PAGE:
Criminal Responsibility of Adolescents: Youth as Junior Citizenship
Children below a certain age are too young to be held responsible for breaking the law. There is wide consensus about this principle, which is spelled out in the Convention on the Rights of the Child and in other international standards, such as the Beijing Rules for juvenile justice. The Convention calls for nations to establish a minimum age “below which children shall be presumed not to have the capacity to infringe the penal law”. And since the beginning of this year (2008) it sets 12 as the minimum age, explicitly. Worldwide, though, there is continuing debate about the appropriate age. This debate too often tends to arise when exceptional cases involving children who have committed heinous offences are given prominent coverage by the media. Sometimes this has far-reaching consequences.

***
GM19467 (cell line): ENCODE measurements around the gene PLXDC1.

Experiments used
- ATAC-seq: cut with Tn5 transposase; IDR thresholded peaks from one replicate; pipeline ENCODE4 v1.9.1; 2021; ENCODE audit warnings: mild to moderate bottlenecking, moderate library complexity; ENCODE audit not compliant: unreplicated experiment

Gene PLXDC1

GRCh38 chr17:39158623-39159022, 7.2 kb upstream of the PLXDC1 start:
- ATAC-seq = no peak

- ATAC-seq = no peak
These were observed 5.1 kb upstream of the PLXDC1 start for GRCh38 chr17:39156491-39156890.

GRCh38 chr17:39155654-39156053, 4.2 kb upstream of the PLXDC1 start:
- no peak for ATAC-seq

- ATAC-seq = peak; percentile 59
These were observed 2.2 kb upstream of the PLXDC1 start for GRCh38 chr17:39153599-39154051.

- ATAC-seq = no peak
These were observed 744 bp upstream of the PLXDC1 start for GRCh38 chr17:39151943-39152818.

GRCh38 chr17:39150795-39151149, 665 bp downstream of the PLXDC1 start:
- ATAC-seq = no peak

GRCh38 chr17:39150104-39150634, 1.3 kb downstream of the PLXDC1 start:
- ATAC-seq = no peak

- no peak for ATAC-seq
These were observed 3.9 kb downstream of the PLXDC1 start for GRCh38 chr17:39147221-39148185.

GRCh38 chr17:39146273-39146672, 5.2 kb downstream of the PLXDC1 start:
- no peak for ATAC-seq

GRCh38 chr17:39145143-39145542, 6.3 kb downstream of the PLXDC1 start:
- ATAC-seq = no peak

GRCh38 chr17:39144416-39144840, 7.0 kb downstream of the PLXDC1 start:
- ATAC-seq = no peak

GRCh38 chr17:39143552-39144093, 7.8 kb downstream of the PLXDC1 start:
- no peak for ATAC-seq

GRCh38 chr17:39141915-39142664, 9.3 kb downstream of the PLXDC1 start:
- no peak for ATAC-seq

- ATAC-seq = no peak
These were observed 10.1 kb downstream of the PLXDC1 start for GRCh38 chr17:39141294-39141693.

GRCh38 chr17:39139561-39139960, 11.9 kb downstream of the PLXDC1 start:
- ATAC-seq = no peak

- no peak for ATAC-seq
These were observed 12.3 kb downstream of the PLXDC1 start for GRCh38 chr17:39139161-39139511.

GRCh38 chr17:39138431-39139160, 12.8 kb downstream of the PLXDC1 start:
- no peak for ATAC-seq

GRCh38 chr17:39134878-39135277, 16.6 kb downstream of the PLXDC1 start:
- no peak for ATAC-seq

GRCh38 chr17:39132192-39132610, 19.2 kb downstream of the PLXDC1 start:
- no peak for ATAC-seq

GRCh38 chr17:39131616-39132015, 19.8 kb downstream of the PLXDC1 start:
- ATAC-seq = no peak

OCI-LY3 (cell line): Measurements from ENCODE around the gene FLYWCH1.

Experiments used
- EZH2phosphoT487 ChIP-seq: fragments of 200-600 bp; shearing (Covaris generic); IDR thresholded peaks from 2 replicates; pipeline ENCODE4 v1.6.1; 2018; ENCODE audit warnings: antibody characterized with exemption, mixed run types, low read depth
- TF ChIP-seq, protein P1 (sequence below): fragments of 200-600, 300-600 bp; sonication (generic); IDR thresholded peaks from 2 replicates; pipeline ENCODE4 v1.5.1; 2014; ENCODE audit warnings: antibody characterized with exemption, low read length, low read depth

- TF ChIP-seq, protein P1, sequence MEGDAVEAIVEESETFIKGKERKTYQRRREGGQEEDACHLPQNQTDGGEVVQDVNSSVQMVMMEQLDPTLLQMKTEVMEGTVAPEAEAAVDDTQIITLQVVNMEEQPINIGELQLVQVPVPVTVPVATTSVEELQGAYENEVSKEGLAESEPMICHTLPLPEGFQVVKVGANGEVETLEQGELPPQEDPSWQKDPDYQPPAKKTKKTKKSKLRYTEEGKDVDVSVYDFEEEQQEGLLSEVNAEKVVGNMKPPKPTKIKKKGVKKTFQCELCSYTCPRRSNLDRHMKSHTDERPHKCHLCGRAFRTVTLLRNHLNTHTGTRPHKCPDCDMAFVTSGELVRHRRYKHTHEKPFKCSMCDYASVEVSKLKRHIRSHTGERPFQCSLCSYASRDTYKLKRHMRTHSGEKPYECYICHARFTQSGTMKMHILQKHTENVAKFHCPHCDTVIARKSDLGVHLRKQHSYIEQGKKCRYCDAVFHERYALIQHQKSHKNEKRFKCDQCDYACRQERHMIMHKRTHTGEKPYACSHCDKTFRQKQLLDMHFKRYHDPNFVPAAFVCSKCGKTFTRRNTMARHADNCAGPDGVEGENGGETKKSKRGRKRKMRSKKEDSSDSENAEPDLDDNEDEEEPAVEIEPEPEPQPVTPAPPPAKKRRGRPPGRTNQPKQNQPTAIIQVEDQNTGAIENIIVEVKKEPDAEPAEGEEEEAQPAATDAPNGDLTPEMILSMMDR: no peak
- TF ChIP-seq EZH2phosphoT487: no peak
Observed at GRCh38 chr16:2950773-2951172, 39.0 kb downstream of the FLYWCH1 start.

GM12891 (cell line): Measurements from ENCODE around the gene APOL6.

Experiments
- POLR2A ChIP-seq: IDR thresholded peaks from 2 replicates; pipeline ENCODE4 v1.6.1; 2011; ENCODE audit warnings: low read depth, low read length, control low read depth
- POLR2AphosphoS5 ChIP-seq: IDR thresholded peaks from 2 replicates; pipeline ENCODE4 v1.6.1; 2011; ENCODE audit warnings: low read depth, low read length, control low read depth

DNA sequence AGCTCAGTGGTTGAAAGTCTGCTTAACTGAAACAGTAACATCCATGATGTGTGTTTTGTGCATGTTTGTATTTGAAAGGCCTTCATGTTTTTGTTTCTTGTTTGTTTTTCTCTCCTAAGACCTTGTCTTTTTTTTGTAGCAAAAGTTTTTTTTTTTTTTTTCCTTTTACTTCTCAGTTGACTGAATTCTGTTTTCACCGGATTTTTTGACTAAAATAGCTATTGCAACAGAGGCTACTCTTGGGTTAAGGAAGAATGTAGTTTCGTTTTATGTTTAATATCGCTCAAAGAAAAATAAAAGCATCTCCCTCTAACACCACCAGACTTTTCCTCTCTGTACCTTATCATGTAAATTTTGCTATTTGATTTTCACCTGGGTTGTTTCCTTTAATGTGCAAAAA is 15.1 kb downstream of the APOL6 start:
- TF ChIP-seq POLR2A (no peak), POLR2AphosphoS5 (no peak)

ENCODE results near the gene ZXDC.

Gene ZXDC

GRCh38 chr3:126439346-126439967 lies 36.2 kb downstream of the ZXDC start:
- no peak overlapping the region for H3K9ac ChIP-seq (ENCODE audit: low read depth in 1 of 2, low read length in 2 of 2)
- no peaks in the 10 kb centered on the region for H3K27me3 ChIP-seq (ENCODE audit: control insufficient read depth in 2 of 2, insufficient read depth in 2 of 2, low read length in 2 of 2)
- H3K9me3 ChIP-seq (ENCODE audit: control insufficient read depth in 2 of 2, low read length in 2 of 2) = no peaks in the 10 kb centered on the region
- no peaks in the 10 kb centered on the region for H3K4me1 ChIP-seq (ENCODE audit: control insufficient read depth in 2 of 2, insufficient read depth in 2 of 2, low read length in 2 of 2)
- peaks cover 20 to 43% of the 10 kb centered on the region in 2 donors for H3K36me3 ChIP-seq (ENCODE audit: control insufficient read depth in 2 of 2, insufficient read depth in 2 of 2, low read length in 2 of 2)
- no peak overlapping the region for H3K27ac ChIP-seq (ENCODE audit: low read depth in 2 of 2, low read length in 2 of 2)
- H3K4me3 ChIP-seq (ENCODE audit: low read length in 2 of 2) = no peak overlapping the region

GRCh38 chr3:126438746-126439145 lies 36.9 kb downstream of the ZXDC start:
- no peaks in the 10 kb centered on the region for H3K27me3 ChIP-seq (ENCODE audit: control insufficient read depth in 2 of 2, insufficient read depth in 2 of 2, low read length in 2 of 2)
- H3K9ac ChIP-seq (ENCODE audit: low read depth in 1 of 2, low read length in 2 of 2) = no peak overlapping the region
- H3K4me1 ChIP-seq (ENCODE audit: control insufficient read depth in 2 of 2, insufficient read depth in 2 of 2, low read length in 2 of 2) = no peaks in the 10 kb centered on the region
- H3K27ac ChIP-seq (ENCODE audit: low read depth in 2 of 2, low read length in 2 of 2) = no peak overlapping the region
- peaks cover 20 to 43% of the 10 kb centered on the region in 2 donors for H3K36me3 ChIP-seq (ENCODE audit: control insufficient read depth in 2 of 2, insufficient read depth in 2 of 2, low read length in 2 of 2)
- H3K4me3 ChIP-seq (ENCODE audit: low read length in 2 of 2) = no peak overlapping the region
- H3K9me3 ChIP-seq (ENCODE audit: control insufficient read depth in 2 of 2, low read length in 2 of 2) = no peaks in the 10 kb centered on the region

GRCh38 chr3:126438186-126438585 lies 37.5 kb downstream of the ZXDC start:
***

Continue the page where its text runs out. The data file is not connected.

In England, children have become fully accountable for offending at 10 since the murder of two-year-old James Bulger by two young boys, both 10, in 1993. In New South Wales, the 1999 manslaughter trial of an 11-year-old boy for throwing his 6-year-old companion into a river attracted widespread comment and the NSW Attorney-General started a review of the age of criminal responsibility of children. In Japan, the minimum age was lowered from 16 to 14 in 2001 following public outrage over the brutal beheading of a little boy by a 14-year-old in 1997. The murder of another youth by a 12-year-old in 2003 in Nagasaki prompted the discussion again. In the USA, the state of Arkansas lowered the age at which young people could be tried as adults for murder to age 11, after an 11-year-old and a 13-year-old killed a youth with rifles at the entrance to their school. In the Czech Republic the minimum age is 15, but the Minister of Justice is considering lowering the age for particularly serious crimes, since in August 2006, six boys under the age of 15 robbed and killed an elderly woman and in February 2007 a 14-year-old boy confessed to the rape and murder of a classmate.